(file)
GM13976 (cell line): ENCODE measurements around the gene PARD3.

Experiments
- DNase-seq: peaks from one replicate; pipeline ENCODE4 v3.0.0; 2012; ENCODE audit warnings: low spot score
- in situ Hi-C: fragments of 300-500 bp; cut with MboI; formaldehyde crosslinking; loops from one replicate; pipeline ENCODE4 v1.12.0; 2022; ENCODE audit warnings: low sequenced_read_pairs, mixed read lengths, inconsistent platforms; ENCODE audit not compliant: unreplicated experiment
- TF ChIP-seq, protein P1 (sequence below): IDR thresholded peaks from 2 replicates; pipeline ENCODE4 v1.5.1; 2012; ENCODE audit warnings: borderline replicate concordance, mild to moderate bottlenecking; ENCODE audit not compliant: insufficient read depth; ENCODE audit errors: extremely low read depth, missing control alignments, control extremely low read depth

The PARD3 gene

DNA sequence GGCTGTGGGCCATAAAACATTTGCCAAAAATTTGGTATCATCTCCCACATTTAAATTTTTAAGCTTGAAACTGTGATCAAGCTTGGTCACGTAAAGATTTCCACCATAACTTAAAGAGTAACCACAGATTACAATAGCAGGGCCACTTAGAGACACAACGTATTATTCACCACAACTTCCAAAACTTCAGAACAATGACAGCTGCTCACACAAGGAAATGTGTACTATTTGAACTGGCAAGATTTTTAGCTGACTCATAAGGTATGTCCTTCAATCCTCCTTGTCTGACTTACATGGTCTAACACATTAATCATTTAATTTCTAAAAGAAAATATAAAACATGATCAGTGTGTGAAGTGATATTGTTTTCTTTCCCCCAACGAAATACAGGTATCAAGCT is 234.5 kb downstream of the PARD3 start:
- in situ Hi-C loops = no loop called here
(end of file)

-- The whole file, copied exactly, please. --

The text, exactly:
GM13976 (cell line): ENCODE measurements around the gene PARD3.

Experiments
- DNase-seq: peaks from one replicate; pipeline ENCODE4 v3.0.0; 2012; ENCODE audit warnings: low spot score
- in situ Hi-C: fragments of 300-500 bp; cut with MboI; formaldehyde crosslinking; loops from one replicate; pipeline ENCODE4 v1.12.0; 2022; ENCODE audit warnings: low sequenced_read_pairs, mixed read lengths, inconsistent platforms; ENCODE audit not compliant: unreplicated experiment
- TF ChIP-seq, protein P1 (sequence below): IDR thresholded peaks from 2 replicates; pipeline ENCODE4 v1.5.1; 2012; ENCODE audit warnings: borderline replicate concordance, mild to moderate bottlenecking; ENCODE audit not compliant: insufficient read depth; ENCODE audit errors: extremely low read depth, missing control alignments, control extremely low read depth

The PARD3 gene

DNA sequence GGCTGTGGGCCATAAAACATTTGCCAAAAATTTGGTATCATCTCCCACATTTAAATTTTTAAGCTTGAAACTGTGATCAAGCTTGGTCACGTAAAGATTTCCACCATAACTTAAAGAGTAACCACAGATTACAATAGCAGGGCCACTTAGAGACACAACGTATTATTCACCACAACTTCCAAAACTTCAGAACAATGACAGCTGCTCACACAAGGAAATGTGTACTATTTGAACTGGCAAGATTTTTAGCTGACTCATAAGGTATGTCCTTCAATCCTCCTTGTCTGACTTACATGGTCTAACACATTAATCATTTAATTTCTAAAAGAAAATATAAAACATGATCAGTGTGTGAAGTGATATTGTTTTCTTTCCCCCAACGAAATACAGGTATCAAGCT is 234.5 kb downstream of the PARD3 start:
- in situ Hi-C loops = no loop called here